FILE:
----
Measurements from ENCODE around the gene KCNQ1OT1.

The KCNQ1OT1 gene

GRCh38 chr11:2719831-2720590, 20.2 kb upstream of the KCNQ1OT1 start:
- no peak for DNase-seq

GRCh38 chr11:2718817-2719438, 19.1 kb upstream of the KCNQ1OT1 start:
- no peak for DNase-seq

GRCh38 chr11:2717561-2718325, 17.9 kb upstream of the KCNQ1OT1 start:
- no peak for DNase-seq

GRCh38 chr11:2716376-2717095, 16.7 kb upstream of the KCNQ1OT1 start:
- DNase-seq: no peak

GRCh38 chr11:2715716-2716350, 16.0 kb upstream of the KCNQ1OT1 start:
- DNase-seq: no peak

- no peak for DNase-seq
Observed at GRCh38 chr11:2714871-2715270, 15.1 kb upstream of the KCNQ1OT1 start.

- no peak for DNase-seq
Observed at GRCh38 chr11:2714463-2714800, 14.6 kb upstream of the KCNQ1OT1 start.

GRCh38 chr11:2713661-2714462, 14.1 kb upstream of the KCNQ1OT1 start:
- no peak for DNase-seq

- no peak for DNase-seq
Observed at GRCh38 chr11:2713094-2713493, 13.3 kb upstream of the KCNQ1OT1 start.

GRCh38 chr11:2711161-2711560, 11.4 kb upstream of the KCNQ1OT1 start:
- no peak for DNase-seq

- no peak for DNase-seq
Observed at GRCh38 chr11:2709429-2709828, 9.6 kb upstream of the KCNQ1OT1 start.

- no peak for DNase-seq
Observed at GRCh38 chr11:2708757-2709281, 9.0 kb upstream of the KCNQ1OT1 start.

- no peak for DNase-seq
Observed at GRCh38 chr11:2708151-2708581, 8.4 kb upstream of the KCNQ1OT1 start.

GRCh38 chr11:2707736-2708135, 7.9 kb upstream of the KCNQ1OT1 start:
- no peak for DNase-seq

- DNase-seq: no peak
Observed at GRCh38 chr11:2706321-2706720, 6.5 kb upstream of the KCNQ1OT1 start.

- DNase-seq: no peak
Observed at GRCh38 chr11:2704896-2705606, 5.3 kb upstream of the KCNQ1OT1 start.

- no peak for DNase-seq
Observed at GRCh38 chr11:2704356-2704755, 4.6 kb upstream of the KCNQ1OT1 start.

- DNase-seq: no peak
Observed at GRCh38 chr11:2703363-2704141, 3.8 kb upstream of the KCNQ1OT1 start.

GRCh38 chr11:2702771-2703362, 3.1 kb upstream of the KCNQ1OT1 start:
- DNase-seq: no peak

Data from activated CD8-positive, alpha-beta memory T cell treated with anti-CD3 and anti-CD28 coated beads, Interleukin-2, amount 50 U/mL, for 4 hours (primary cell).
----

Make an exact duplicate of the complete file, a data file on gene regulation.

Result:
Measurements from ENCODE around the gene KCNQ1OT1.

The KCNQ1OT1 gene

GRCh38 chr11:2719831-2720590, 20.2 kb upstream of the KCNQ1OT1 start:
- no peak for DNase-seq

GRCh38 chr11:2718817-2719438, 19.1 kb upstream of the KCNQ1OT1 start:
- no peak for DNase-seq

GRCh38 chr11:2717561-2718325, 17.9 kb upstream of the KCNQ1OT1 start:
- no peak for DNase-seq

GRCh38 chr11:2716376-2717095, 16.7 kb upstream of the KCNQ1OT1 start:
- DNase-seq: no peak

GRCh38 chr11:2715716-2716350, 16.0 kb upstream of the KCNQ1OT1 start:
- DNase-seq: no peak

- no peak for DNase-seq
Observed at GRCh38 chr11:2714871-2715270, 15.1 kb upstream of the KCNQ1OT1 start.

- no peak for DNase-seq
Observed at GRCh38 chr11:2714463-2714800, 14.6 kb upstream of the KCNQ1OT1 start.

GRCh38 chr11:2713661-2714462, 14.1 kb upstream of the KCNQ1OT1 start:
- no peak for DNase-seq

- no peak for DNase-seq
Observed at GRCh38 chr11:2713094-2713493, 13.3 kb upstream of the KCNQ1OT1 start.

GRCh38 chr11:2711161-2711560, 11.4 kb upstream of the KCNQ1OT1 start:
- no peak for DNase-seq

- no peak for DNase-seq
Observed at GRCh38 chr11:2709429-2709828, 9.6 kb upstream of the KCNQ1OT1 start.

- no peak for DNase-seq
Observed at GRCh38 chr11:2708757-2709281, 9.0 kb upstream of the KCNQ1OT1 start.

- no peak for DNase-seq
Observed at GRCh38 chr11:2708151-2708581, 8.4 kb upstream of the KCNQ1OT1 start.

GRCh38 chr11:2707736-2708135, 7.9 kb upstream of the KCNQ1OT1 start:
- no peak for DNase-seq

- DNase-seq: no peak
Observed at GRCh38 chr11:2706321-2706720, 6.5 kb upstream of the KCNQ1OT1 start.

- DNase-seq: no peak
Observed at GRCh38 chr11:2704896-2705606, 5.3 kb upstream of the KCNQ1OT1 start.

- no peak for DNase-seq
Observed at GRCh38 chr11:2704356-2704755, 4.6 kb upstream of the KCNQ1OT1 start.

- DNase-seq: no peak
Observed at GRCh38 chr11:2703363-2704141, 3.8 kb upstream of the KCNQ1OT1 start.

GRCh38 chr11:2702771-2703362, 3.1 kb upstream of the KCNQ1OT1 start:
- DNase-seq: no peak

Data from activated CD8-positive, alpha-beta memory T cell treated with anti-CD3 and anti-CD28 coated beads, Interleukin-2, amount 50 U/mL, for 4 hours (primary cell).